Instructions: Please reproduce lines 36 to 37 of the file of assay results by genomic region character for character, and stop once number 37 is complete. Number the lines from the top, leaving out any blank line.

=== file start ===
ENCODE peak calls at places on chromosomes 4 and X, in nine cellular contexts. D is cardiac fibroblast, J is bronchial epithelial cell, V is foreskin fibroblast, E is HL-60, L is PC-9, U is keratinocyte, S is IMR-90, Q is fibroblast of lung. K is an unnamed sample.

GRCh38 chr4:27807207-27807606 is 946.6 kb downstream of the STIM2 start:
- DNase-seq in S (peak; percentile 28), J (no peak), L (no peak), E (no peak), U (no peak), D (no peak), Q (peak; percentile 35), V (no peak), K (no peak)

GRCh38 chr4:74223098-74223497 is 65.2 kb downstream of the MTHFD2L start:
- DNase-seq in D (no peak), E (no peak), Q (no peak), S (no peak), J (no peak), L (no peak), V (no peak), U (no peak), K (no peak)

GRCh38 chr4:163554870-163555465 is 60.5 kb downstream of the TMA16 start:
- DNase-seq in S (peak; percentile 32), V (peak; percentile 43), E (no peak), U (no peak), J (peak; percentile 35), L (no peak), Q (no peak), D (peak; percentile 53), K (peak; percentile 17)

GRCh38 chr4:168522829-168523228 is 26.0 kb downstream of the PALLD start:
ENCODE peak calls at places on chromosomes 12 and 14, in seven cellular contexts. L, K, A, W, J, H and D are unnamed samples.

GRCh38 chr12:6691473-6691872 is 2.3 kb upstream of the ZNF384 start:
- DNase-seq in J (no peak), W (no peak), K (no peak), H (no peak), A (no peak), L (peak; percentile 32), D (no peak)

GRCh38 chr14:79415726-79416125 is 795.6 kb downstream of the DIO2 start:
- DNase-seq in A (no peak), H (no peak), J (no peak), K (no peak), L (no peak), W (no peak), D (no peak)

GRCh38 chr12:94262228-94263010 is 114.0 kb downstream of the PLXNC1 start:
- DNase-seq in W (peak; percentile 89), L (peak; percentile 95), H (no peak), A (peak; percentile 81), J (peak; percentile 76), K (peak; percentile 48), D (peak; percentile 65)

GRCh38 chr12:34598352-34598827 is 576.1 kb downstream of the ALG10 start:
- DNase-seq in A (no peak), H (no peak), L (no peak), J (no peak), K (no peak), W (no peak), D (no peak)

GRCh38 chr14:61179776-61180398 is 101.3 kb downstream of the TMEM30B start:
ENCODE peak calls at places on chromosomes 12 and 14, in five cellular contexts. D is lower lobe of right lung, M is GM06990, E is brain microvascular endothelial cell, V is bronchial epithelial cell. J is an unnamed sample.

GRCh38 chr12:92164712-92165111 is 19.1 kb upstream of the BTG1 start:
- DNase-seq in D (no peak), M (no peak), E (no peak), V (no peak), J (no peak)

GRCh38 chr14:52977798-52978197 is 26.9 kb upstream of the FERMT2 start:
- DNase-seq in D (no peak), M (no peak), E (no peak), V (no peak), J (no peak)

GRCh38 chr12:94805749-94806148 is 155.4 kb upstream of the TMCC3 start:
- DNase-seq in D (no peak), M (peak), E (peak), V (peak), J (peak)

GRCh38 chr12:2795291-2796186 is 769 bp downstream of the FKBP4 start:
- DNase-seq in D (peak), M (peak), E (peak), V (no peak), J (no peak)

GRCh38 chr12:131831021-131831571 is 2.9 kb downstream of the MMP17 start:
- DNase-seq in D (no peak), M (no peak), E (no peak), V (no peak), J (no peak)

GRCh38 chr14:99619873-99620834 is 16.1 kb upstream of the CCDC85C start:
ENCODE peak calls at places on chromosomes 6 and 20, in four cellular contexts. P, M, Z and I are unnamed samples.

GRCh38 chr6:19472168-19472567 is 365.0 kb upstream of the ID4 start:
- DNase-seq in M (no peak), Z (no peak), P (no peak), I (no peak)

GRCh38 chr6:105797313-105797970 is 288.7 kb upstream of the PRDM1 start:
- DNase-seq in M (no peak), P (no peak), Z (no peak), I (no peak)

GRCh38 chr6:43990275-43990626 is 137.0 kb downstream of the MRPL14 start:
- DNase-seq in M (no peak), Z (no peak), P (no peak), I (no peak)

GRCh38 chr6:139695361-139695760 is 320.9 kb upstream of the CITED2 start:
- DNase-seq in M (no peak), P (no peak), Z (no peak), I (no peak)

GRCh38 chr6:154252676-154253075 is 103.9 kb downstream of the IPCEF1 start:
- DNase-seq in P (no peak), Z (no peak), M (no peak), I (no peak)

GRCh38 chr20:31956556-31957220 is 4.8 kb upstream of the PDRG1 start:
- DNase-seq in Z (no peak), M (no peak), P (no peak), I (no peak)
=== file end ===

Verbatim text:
GRCh38 chr6:43990275-43990626 is 137.0 kb downstream of the MRPL14 start:
- DNase-seq in M (no peak), Z (no peak), P (no peak), I (no peak)